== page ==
What should Internet users in Nigeria know about cybercrime?
Nigerians should continue to create awareness of the threat of cybercrime which is very real. We should continue to educate our people, and apply the same measure of care we do with our financial details to our online Internet transactions as well. With the renewed trust in e-commerce, there is the tendency to be careless but each person still needs to do its due diligence on the Internet. For instance, if you are not sure about a supposed client’s mail to you, a simple client’s name+scam search on Google will give you the answer.
There are few awareness tips; Internet users should always log out after checking their mails, especially those who use shared systems like cybercafé or offices.
Then they must be careful about downloads. If the link is not trusted, known or solicited for, then it may be risky.
For those who make purchases online with their debit cards, make sure the URL has a security key (https) before putting your card details.
Business owners should submit their trademark names for online protection to the Trademark Clearing House.
How can we control the rate of cybercrime in Nigeria?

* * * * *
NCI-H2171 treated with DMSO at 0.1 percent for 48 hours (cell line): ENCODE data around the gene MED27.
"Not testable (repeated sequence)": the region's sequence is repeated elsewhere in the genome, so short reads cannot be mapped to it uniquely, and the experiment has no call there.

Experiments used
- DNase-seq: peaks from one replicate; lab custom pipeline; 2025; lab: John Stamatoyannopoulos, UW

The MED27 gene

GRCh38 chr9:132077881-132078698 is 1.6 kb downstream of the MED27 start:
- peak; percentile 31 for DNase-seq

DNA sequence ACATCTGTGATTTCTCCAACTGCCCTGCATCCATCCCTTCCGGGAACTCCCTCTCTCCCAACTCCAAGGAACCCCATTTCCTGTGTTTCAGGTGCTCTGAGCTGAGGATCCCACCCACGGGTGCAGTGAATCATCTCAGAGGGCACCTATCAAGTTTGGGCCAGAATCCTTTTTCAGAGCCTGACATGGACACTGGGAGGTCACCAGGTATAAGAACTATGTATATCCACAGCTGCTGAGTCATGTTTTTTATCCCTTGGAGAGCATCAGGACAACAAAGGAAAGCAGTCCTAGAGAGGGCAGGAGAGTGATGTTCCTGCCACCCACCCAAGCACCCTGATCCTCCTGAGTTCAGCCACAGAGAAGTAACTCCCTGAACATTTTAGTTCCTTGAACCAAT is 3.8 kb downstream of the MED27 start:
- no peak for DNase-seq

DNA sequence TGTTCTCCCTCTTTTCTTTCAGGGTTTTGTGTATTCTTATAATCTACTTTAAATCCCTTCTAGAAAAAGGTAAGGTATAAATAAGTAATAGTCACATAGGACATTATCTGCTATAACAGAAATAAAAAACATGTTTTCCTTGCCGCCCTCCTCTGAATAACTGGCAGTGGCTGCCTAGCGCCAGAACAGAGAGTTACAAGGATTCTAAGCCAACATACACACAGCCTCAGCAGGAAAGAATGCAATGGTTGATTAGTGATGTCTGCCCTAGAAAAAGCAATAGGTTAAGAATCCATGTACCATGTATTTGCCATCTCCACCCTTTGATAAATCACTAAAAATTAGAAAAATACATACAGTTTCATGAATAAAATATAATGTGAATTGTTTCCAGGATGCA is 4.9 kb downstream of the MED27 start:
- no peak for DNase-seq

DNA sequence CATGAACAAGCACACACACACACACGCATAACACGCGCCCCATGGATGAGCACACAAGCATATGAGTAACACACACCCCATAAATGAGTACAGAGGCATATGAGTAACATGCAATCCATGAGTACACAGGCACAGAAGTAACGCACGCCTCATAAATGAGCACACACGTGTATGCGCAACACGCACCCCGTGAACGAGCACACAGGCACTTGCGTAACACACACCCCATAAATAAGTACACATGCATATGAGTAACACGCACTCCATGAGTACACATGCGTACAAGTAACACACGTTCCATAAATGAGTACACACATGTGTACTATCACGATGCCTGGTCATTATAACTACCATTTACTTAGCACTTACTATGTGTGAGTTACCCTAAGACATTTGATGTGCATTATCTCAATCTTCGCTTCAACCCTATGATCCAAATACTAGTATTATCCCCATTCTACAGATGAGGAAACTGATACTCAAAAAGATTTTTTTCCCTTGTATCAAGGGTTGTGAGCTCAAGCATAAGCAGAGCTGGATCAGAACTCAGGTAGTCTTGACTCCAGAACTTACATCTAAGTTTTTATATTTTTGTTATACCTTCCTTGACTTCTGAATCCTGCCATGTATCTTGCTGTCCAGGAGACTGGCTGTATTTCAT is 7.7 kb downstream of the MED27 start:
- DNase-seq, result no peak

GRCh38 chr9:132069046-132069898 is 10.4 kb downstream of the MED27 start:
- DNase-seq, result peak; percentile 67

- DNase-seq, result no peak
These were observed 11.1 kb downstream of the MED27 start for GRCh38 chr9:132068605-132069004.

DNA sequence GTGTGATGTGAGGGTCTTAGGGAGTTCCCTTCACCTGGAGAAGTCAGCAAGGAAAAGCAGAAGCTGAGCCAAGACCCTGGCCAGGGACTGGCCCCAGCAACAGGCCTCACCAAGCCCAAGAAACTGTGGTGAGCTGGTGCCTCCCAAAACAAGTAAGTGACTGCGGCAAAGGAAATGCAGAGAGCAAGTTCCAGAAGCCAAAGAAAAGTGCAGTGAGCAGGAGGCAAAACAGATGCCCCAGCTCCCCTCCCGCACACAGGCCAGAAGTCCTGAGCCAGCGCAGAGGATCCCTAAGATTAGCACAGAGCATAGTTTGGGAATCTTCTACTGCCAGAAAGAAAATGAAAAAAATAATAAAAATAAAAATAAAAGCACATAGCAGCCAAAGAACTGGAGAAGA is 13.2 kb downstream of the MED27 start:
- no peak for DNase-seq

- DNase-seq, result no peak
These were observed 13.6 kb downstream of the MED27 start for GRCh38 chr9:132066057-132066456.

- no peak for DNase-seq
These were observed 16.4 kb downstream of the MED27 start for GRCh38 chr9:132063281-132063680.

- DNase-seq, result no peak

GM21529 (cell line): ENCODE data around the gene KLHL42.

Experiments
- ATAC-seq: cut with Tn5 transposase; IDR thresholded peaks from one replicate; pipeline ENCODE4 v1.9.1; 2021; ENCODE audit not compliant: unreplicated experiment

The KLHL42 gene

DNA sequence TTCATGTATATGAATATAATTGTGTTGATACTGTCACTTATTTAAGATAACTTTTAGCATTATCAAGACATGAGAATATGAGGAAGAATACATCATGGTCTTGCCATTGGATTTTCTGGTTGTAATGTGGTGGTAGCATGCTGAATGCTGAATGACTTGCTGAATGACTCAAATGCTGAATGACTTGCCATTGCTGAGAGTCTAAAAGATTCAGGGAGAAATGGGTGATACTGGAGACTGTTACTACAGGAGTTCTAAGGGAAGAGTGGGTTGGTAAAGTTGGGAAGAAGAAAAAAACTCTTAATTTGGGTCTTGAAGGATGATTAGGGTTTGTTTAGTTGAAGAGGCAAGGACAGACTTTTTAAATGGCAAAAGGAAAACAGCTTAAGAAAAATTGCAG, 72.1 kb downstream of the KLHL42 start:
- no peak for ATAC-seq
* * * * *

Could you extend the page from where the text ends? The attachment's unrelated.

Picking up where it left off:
We need to engage the youths in more productive ventures online. We need to publicise punishment meted on those that are caught in order to serve as deterrent to others. Parents need to do more at home in terms of teaching children on the good and evil of the Internet right, just as we teach sex education.
What can the government or non-governmental organisations do to transform cyber criminals to positive people?
It still comes to the issue of developing worthy local contents. Government and NGOs can set up processes in their different capacities to channel them to SMEs and we may just find out they can be fully engaged, thereby reducing the urge to engage in cybercrimes.
There are many young IT entrepreneurs in Nigeria. What is the Institute of Safety Professionals of Nigeria doing to assist them?
ISPON currently has many programmes for them. You might have read of software competitions they have been organising in Calabar and some other cities in Nigeria .These are aimed at discovering talents. We are convinced that with higher levels of support from corporate organisations and government agencies, they can achieve a lot more in transforming the young entrepreneurs. Our State Lead Domains Sales Partners Initiative is a typical vehicle and we are going to seek ISPON’s collaboration on this. Once we discover them, the next thing is to help build their capacities in the right direction.